This is the speech from Lord Ashcroft KCMG PC that was delivered in his absence at the launch in central London tonight of Call Me Dave: The Unauthorised Biography of David Cameron. Lord Ashcroft co-authored the book with Isabel Oakeshott.
My lords, ladies and gentlemen: welcome to the launch of Call Me Dave – and I am sorry that I cannot be with you this evening. As you will have just seen, I have been a little pre-occupied for the past four weeks. I haven’t, of course, set foot in the UK since my illness but I am reliably informed that my book has caused a little bit of a stir.
I am delighted that Call Me Dave has captured not just the media’s attention but the wider public’s too. Almost every national newspaper in the land wanted to buy the serialisation rights before we signed a wonderful deal with the Daily Mail. As interest in the serialisation grew and grew, Biteback increased its initial planned print run of 6,000 to a staggering 38,000 copies – that’s nearly four times more than its largest ever previous print run for a book.
This was always a book that was aimed at the public, not just the Westminster commentators. And I am delighted to see that book sales are so far exceeding expectations: it reached number 12 in the “Amazon Hot 100” – an amazing achievement for a political book. At the same time, it was no 1 in Amazon’s biographies and politics sections. Furthermore, the public seems to like what it reads. “The subject is actually fairly treated,” wrote one of the many favourable Amazon reviewers, adding: “Fascinating and revealing, and not without its fair share of funny moments, Call Me Dave is an enjoyable account of David Cameron’s early life and career in politics, leading up to his time as Prime Minister. Well worth a read.” Last week, too, Biteback was contacted by a US publisher wanting to buy the rights to Call Me Dave.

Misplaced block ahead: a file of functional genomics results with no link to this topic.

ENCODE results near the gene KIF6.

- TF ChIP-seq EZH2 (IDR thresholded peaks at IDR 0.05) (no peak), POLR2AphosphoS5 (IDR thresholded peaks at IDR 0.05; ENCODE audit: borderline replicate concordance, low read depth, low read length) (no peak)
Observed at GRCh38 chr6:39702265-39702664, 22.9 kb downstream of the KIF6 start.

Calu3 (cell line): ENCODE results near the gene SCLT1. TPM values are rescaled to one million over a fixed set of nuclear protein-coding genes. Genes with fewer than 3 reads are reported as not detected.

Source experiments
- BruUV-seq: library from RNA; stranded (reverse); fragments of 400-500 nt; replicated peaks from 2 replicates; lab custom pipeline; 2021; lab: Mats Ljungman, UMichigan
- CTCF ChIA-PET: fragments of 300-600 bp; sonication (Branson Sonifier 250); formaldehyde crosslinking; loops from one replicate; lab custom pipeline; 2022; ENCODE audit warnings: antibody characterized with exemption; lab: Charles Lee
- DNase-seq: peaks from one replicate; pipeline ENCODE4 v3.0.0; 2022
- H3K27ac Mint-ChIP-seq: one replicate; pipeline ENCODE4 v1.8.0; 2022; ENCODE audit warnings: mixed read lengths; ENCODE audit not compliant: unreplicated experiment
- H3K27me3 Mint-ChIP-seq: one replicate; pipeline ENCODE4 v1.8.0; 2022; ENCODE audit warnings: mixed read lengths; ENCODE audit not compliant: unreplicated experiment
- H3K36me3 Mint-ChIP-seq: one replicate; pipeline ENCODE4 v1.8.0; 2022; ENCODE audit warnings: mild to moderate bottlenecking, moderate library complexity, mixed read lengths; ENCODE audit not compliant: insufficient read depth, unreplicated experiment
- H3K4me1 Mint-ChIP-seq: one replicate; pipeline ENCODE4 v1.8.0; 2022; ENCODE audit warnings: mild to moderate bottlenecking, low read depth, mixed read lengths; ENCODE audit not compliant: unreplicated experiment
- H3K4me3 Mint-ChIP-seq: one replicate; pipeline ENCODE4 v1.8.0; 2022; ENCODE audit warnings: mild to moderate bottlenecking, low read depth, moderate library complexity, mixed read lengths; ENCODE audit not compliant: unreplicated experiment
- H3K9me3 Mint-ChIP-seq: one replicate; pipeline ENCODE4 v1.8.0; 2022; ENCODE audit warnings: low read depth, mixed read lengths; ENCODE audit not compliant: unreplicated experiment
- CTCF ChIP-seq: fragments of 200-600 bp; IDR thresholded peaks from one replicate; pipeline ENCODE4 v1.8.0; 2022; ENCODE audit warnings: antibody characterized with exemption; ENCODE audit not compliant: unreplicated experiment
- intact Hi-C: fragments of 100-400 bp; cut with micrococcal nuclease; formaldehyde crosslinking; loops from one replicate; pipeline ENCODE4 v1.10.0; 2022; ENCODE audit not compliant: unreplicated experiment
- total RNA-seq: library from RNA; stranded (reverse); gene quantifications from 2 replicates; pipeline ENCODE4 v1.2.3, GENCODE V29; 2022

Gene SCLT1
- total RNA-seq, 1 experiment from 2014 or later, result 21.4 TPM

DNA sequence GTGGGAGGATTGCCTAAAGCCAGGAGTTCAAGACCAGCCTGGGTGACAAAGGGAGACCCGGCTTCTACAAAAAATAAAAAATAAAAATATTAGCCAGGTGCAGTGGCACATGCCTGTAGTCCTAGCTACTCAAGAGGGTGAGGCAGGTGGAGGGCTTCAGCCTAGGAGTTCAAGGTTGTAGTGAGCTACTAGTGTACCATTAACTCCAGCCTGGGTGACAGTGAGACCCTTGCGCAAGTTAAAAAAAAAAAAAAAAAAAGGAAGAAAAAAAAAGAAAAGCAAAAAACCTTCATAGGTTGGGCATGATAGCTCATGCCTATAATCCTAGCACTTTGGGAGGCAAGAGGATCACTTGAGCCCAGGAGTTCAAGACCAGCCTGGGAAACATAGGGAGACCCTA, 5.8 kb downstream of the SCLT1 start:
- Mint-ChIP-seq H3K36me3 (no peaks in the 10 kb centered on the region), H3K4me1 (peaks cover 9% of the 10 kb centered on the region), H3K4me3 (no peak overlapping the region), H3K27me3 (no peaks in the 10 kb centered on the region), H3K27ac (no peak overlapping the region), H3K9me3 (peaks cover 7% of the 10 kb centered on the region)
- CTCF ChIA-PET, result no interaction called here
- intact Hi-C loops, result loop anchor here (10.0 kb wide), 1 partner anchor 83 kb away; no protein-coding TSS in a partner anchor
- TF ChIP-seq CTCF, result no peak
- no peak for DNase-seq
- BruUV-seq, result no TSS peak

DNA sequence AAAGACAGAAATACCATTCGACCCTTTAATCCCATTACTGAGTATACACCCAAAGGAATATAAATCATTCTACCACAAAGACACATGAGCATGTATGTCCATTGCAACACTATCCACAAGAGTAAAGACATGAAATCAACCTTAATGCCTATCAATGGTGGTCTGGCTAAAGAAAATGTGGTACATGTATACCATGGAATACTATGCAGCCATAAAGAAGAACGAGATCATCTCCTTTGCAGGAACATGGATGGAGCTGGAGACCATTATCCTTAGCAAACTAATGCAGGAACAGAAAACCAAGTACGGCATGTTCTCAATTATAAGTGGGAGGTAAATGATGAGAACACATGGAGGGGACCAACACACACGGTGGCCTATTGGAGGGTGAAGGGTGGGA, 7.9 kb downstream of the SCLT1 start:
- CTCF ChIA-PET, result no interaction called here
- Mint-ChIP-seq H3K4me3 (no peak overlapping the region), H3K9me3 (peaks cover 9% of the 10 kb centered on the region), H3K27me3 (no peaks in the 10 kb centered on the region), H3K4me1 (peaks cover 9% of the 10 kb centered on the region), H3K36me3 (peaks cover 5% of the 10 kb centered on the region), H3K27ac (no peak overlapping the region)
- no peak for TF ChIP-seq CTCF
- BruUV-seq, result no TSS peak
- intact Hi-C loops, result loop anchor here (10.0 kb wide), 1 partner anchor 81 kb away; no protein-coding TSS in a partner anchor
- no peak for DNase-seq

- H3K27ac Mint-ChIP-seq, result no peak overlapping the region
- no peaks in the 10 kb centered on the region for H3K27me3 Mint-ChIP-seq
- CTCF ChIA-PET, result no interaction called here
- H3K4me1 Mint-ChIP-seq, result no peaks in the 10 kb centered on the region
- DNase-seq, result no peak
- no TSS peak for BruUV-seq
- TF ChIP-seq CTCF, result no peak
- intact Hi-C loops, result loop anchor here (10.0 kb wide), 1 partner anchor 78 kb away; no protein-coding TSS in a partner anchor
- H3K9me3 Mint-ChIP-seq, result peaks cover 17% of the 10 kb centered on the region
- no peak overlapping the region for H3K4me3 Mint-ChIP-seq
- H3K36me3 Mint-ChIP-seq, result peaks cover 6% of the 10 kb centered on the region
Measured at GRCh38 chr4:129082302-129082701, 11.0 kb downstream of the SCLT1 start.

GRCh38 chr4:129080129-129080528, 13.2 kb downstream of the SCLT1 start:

My poor health over the past month has meant that my co-author, Isabel Oakeshott, and my publisher, Iain Dale, have – with support from my private office – been left to defend the book on their own. Although they have done a sterling job without me, I am well aware that I should have been standing shoulder-to-shoulder at their side but – as my health deteriorated – that was, of course, impossible. I have fought many political and business battles over the past half century but this is the first one – and, I trust, the last – in which I haven’t led from the front.
This is not the right moment to go into a detailed defence of Call Me Dave against what, at times, has been some hysterical, ill-informed and illogical criticisms – most of it, incidentally, from people who had never even set eyes on the book. However, for my critics to suggest that the book was primarily motivated by a combination of revenge and malice is wide of the mark. The publication of the book – so soon after the last General Election – was, for example, carefully timed to ensure that, whatever our inquiries threw up, they caused no harm whatsoever to the chances of the Conservative Party and its leader being re-elected.
In the Preface to Call Me Dave, I wanted to explain why I had chosen to write the book, and, separately, why my relationship with David Cameron had become somewhat strained since 2010. I felt that readers were entitled to that background in assessing the book’s contents. I revealed my disappointment not to have been able to perform the kind of role that I had been led to believe I would be offered if David Cameron became Prime Minister. And so, yes, I was less than happy when the corresponding pledge made to me was reneged upon.